Jane Van Ryan
Posted February 16, 2010
As we've been saying here for the past several weeks, the oil and natural gas industry could help to pull the economy out of the doldrums if it were allowed to search for and produce more domestic energy. The United States has abundant energy resources, and developing them could create hundreds of thousands of well-paying jobs, send much needed revenues to federal, state and local governments to pay for services, and improve U.S. energy security.
Two newly released studies back up these statements.
• One study issued yesterday says that restrictions on oil and natural gas drilling could cost the U.S. economy $2.36 trillion through 2029, raise energy prices, and result in the payment of $607 billion to OPEC countries. The study was conducted by SAIC Corp. and commissioned by the National Association of Regulatory Utility Commissioners (NARUC) and the oil and natural gas industry. "Unless...policies change, Americans can look forward to a world with millions of fewer jobs, higher gas prices, higher electricity prices, and billions of America dollars being sent to hostile foreign countries," Rep. Doc Hastings (R-Wash.) said, according to Dow Jones.
• A separate study says the jobs of nearly 600,000 Canadians were supported by the natural gas industry in 2008. The study, conducted by IHS Global Insight for America's Natural Gas Alliance (ANGA) also shows that the natural gas industry contributed more than $106 billion to Canada's Gross Domestic Product (GDP). "As we make decisions about job creation, energy production and our transportation future, it's crucial we keep in mind just how central natural gas is to Canada's economy and Canadian families' lives," Eric March, executive VP, Natural Gas Economy of EnCana, told Canada NewsWire.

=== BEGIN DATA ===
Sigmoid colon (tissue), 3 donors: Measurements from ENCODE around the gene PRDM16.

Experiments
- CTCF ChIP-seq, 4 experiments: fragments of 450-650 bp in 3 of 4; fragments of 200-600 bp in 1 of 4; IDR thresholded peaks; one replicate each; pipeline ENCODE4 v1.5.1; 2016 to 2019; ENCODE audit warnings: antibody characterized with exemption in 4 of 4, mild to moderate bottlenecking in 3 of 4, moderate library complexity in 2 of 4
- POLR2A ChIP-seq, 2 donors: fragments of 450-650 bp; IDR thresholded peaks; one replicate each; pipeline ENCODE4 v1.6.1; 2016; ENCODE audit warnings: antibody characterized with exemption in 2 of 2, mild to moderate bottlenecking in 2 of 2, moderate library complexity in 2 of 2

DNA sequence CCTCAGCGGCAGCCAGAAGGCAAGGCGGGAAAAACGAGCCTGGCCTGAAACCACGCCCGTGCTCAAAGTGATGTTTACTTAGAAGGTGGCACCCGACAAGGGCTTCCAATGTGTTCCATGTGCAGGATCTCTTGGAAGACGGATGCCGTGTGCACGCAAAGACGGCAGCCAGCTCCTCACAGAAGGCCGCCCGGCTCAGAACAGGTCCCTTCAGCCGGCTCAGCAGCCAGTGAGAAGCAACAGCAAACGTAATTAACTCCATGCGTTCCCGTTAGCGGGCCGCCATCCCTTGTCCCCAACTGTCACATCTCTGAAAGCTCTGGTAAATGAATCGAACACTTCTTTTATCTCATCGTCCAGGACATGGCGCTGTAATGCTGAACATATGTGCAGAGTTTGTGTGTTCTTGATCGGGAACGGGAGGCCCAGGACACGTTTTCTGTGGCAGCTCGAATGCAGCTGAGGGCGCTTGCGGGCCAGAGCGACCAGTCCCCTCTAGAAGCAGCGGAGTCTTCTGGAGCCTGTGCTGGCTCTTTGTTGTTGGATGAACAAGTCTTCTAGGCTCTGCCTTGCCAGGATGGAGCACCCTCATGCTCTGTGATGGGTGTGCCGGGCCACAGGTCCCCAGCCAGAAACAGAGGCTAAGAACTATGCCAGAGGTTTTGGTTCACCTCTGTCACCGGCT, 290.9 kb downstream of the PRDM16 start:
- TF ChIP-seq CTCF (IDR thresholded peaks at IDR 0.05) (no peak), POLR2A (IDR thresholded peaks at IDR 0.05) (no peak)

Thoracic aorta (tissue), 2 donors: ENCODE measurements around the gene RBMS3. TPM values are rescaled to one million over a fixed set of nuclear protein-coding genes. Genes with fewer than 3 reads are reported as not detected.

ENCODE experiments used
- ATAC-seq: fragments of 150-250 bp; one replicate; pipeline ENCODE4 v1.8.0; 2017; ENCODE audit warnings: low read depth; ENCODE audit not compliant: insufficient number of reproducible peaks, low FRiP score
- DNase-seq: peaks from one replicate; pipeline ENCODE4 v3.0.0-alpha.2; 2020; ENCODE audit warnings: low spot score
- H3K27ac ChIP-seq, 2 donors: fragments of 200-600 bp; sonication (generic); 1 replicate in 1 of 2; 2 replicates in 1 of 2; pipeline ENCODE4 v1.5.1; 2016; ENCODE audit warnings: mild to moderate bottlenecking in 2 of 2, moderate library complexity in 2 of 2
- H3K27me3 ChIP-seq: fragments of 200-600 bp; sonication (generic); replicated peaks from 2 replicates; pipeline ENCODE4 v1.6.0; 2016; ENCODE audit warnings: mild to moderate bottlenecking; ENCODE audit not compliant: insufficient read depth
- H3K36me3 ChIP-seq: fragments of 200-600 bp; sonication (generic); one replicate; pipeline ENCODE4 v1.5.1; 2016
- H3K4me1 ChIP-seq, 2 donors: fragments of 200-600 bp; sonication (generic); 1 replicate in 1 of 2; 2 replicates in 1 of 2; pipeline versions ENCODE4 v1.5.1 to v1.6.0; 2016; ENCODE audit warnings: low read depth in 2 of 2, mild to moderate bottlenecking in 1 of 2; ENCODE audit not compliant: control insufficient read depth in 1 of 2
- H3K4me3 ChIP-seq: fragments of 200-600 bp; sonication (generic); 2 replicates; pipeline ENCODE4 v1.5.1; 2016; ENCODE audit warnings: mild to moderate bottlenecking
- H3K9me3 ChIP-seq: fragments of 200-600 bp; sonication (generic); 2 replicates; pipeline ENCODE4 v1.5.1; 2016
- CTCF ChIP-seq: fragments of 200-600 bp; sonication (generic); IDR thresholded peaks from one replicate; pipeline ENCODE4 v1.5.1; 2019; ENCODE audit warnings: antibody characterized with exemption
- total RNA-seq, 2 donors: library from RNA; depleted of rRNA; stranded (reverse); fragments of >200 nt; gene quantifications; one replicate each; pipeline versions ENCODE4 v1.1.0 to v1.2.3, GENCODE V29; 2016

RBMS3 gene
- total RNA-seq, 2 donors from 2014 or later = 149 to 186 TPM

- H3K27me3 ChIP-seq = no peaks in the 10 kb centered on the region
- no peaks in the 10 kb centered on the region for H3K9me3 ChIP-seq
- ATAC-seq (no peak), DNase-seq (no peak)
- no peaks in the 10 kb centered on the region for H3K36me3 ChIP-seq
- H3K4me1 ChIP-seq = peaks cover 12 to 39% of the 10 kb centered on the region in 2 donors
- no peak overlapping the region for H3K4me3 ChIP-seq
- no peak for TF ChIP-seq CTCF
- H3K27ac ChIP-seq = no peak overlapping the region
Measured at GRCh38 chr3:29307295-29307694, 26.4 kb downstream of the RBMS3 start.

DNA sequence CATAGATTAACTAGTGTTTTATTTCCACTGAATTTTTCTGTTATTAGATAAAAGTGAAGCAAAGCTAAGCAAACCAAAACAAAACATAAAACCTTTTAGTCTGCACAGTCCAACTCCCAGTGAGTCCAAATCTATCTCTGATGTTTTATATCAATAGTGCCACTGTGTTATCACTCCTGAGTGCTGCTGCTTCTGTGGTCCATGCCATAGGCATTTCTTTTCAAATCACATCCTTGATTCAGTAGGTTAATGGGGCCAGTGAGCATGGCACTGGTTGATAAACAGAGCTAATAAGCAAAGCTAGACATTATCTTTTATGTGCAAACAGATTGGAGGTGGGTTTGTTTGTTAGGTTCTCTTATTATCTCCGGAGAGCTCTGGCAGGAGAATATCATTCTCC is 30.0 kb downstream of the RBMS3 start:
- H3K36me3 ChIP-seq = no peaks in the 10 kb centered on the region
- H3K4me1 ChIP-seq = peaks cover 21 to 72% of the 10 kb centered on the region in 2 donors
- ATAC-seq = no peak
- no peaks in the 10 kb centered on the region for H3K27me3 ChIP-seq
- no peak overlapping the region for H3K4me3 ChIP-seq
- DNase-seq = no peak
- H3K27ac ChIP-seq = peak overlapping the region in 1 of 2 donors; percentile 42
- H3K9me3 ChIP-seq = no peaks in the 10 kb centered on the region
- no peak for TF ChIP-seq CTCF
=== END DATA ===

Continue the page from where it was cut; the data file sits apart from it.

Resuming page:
In the United States, the oil and natural gas industry supports about 9.2 million jobs and stands ready to create even more economic opportunity. No stimulus plan, handout or earmark would be required. The industry simply needs the government's permission to drill.
But it appears that the administration's pattern of delay is continuing.
According to a news release from the Institute for Energy Research (IER), the administration does not plan to allow oil and natural gas development off the Atlantic coast until at least 2014. IER's Dan Kish said, the "slow-walk" toward Atlantic development will be "at the expense of American jobs and economic growth."
ABOUT THE AUTHOR
Jane Van Ryan was formerly senior communications manager and new media advisor at the American Petroleum Institute (API), where she wrote blog posts and produced podcasts and videos. Before coming to API, Jane managed communications for a large science and engineering corporation, and for a top-tier research and engineering university. A few years ago, you might have seen her in your living room when she delivered the news on television. Jane officially retired from API in 2011 and now freelances as an independent communications consultant when not gardening at her farm in Virginia.